As we’ve spoken about earlier, the 1980s saw the rise of the Direct Sales Marketplace of Comic Book Specialty Shops as a key force in the continued survival of comic books–as well as a new venue in which enterprising creators could release their own home-grown efforts and meet with some success. The early years of the 1980s were rife with small companies trying to establish a foothold in the industry–and while some of them were interested in producing material that was wider reaching than the mainstream, others saw it, not incorrectly, as a place to develop and publish their own super hero characters. One outfit that met with some lasting success in this era was Comico, the Comic Company
Comico was founded by a quartet of friends who had all met in art school in the Philadelphia area who pooled their resources to publish their own comics and those of others. Their initial release, COMICO PRIMER #1, was relatively rough, having the aesthetics more of a fanzine than a professional production. But they would figure things out in time, aided immeasurably once they hired Bob Schreck and Diana Schutz to oversee their editorial content. But that was still a ways in the future at the time that COMICO PRIMER #1 came out in 1981.
COMICO PRIMER #1 featured four stories, the best and most polished of which was Vince Argonzezzi’s Mister Justice. Argondezzi would later go on to work for the majors, including a run on INFINITY INC. with writer Roy Thomas. But here, he indulges his love of the 1970s output of Jack Kirby at DC with a strip that evokes aspects of a present day OMAC. Argondezzi manages a successful Kirby homage, though he swipes figures and panel compositions in a number of places for greater authenticity. And he doesn’t have Kirby’s facility for drawing technology.
At this stage in his development, though, Argondezzi’s ink line was, how shall we say it, not terribly well accomplished, and so his panels begin to devolve into a series of ink marks rather than clear representations of objects and people. The underlying penciling is nice, and Argondezzi clearly knew what he was trying to mimic–but the rough ink work brings the entire production down a notch. He would improve in this regard.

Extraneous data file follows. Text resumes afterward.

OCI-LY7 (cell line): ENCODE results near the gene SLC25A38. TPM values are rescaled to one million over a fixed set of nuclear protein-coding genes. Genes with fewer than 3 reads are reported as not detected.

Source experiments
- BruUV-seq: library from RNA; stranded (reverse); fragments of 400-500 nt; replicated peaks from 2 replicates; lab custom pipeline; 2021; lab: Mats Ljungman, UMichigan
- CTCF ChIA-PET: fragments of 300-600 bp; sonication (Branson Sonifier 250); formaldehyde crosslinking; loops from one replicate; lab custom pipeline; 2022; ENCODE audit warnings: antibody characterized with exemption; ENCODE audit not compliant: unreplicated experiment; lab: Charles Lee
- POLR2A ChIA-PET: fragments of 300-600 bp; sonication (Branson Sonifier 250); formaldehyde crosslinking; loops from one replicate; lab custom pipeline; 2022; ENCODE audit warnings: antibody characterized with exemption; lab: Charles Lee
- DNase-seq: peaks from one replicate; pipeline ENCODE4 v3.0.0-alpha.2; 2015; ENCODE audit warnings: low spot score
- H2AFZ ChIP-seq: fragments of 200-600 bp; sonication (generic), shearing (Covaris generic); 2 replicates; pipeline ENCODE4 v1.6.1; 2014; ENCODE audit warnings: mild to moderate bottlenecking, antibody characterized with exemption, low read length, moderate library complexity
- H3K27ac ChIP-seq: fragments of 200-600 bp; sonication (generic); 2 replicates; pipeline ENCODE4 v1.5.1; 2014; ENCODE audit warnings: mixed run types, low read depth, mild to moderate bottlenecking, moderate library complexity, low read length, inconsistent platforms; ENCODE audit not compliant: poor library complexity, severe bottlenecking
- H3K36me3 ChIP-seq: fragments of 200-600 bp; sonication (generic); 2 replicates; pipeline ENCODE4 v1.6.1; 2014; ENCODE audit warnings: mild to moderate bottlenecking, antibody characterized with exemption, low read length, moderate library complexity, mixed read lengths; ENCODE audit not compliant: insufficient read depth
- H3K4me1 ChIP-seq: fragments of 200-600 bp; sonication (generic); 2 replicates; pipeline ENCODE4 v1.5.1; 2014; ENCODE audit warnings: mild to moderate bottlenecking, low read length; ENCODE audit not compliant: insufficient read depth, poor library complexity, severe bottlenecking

This story represented the first and only appearance of Mister Justice. As opposed to the other strips in this first issue of COMICO PRIMER, it never graduated into a title of its own. And even those other three series, SLAUGHTERMAN, AZ and SKROG (the cover-featured VICTOR didn’t turn up until issue #2) only lasted an issue or two before they were similarly consigned to the dustbin. Really, Comico’s one early breakthrough find showed up in COMICO PRIMER #2, when fellow Philadelphia area art student Matt Wagner debuted his character Grendel, who is still being published today.
Argondezzi doesn’t hide his influences at all, bringing in a character modeled on Kirby named Jack Pizzano to mentor his new hero.
Like his inking, Argondezzi’s lettering really wasn’t up to snuff on this story–none of the lettering in this first issue is all that hot. It seems like a small thing, but professional-looking lettering almost always means the difference between the appearance of a quality product and an amateur effort. And in those days when it wasn’t yet possible to buy a pre-existing font and do your lettering digitally, weak lettering was a common problem in the burgeoning independent comic book market.
Vince Argondezzi sadly passed away in 2018.